For assignees working in Canada, contributions to U.S. qualified retirement plans generally are deductible for the employer and the employee for both US tax purposes and for Canadian tax purposes pursuant the U.S.-Canada Income Tax Treaty (‘Income Tax Treaty’). For Canadian tax purposes however, the assignee must not have performed services in Canada for more than 60 months and the deduction for contributions may not exceed the deductible limit under Canadian law.
In lieu of continuing to participate in a U.S. retirement plan, employees can participate in a Canadian retirement plan and will generally obtain a deduction for contributions to such a plan for both US and Canadian tax purposes under the Income Tax Treaty. Employees should be aware that certain Canadian savings plans that people may utilize as retirement plans, such as a Tax-free Savings Account (‘TFSA’) or a personal Registered Retirement Savings Plan (‘RRSP’) do not meet the definition of a qualifying retirement plan under the Income Tax Treaty and contributions to such plans are not deductible for U.S. tax purposes.
EMPLOYEE TAX & FOREIGN BANK AND FINANCIAL ACCOUNT REPORTING COMPLIANCE
Employees on assignment will be required to file both Canadian and U.S. income tax returns. The U.S. income tax return generally will be more involved than in prior years because in addition to the normal reporting, an employee will likely claim the foreign earned income and foreign housing exclusions and may have additional foreign tax credit reporting. The foreign earned income and foreign housing exclusions are special provisions in the U.S. tax code that allow a person who lives and works outside of the U.S. for a sustained period of time to exclude from gross income a certain amount of earned income ($103,900 in 2018 for the foreign earned income exclusion).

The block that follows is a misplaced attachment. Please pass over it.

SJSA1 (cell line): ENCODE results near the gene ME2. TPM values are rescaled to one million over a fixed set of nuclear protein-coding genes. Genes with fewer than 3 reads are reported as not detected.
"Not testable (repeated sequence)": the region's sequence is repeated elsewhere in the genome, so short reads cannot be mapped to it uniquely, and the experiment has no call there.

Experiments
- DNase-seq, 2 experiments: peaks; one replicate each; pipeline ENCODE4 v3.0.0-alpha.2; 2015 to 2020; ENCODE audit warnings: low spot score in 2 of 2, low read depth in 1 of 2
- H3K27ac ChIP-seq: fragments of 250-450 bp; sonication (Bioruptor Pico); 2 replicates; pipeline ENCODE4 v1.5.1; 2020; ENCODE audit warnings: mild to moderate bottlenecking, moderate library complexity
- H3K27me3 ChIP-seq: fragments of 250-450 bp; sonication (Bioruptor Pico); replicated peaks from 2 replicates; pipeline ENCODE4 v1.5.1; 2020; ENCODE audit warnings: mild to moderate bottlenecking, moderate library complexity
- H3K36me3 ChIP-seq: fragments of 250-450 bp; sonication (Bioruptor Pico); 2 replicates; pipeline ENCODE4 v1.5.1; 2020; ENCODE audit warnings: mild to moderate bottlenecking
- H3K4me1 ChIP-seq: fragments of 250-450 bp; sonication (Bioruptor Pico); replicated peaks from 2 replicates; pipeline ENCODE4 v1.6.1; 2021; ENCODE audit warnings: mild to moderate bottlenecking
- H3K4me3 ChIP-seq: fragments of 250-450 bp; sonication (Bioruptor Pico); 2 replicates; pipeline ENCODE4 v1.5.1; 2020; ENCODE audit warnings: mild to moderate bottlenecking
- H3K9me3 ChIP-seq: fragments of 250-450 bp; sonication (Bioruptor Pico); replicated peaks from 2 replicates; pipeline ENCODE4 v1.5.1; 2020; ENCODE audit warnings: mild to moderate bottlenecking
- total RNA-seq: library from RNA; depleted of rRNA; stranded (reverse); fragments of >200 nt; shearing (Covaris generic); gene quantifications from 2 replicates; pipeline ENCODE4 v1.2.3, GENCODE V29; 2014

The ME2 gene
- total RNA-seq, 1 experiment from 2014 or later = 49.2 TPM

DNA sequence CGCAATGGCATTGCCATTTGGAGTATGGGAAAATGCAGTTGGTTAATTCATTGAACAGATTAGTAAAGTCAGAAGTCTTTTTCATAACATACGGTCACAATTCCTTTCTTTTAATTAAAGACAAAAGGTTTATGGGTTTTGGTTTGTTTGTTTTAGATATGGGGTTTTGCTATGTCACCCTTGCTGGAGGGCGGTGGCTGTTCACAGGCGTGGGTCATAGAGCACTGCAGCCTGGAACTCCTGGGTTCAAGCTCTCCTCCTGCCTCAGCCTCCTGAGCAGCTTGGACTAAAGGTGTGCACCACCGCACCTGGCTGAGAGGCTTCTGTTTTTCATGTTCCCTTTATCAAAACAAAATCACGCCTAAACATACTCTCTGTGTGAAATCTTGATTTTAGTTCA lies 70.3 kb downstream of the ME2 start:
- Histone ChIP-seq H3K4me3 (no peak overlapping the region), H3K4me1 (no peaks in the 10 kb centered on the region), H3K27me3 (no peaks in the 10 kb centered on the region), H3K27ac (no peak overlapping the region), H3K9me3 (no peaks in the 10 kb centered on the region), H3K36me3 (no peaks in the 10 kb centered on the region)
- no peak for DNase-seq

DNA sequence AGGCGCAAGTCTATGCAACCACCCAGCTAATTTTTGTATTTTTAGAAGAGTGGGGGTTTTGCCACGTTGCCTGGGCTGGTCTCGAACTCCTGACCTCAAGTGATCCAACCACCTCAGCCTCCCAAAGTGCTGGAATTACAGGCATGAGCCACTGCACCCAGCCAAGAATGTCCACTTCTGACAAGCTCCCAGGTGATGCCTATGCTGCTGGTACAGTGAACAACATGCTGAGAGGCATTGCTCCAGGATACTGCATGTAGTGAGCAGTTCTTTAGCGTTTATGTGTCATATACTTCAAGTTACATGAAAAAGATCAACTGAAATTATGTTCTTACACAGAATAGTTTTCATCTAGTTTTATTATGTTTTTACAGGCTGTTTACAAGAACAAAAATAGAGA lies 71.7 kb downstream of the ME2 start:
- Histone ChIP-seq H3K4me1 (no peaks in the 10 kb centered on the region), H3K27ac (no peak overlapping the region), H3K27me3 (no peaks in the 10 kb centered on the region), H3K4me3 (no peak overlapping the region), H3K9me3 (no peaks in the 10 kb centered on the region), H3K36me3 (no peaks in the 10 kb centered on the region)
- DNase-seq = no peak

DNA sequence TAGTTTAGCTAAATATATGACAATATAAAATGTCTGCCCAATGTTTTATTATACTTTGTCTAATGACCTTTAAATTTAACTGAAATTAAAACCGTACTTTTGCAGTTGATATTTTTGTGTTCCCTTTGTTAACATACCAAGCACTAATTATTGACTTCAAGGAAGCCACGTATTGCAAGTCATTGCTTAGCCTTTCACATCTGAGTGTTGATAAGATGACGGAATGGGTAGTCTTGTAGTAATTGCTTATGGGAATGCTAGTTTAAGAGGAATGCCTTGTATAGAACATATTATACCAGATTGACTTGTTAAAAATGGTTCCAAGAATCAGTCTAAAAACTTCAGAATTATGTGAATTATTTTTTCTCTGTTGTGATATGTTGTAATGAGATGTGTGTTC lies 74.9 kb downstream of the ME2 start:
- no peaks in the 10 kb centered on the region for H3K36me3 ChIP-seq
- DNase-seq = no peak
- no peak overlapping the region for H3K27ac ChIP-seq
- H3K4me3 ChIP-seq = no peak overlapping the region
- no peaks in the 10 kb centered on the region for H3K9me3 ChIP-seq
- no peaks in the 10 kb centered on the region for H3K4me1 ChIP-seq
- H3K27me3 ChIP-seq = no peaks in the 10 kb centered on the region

An employee on assignment may establish a local bank account and if the balance in that account plus any other non-U.S.-based bank or financial accounts exceeds $10,000 on any day in the tax year, the employee will have to file a report disclosing all foreign bank and financial accounts with the U.S. Treasury. Canada has similar foreign bank and financial account reporting requirements that apply to Canadian residents after their first year of residency if the aggregate cost of all non-Canadian foreign account assets exceeds CAD $100,000.
On terminating an assignment and moving back to the U.S., an employee may be subject to Canadian departure tax. This tax deems the employee to have disposed of all his assets (Canadian and foreign), except certain assets (e.g. Canadian real property), at fair market value. The resulting capital gain, if any, will be subject to tax at a maximum rate of 26.5%. If the employee resided in Canada for less than 60 months, the rules apply only to assets acquired while a Canadian resident. Payment of the additional tax may be deferred until the asset is actually sold if proper security is given to the tax authorities. Under the Income Tax Treaty, an employee may elect on his U.S. income tax return to recognize a deemed sale of property and source the gain to Canada so as to be able to credit the Canadian taxes paid on the gain.
FOR MORE INFORMATION
For more information on this topic or on the other global mobility related issues likely to affect U.S. employees going abroad, contact either Hunter Norton or John Gontijo at Farkouh, Furman & Faccio in New York City. For assistance in Canada, contact Isabelle Paré at Hardy Normand & Associés in Montreal.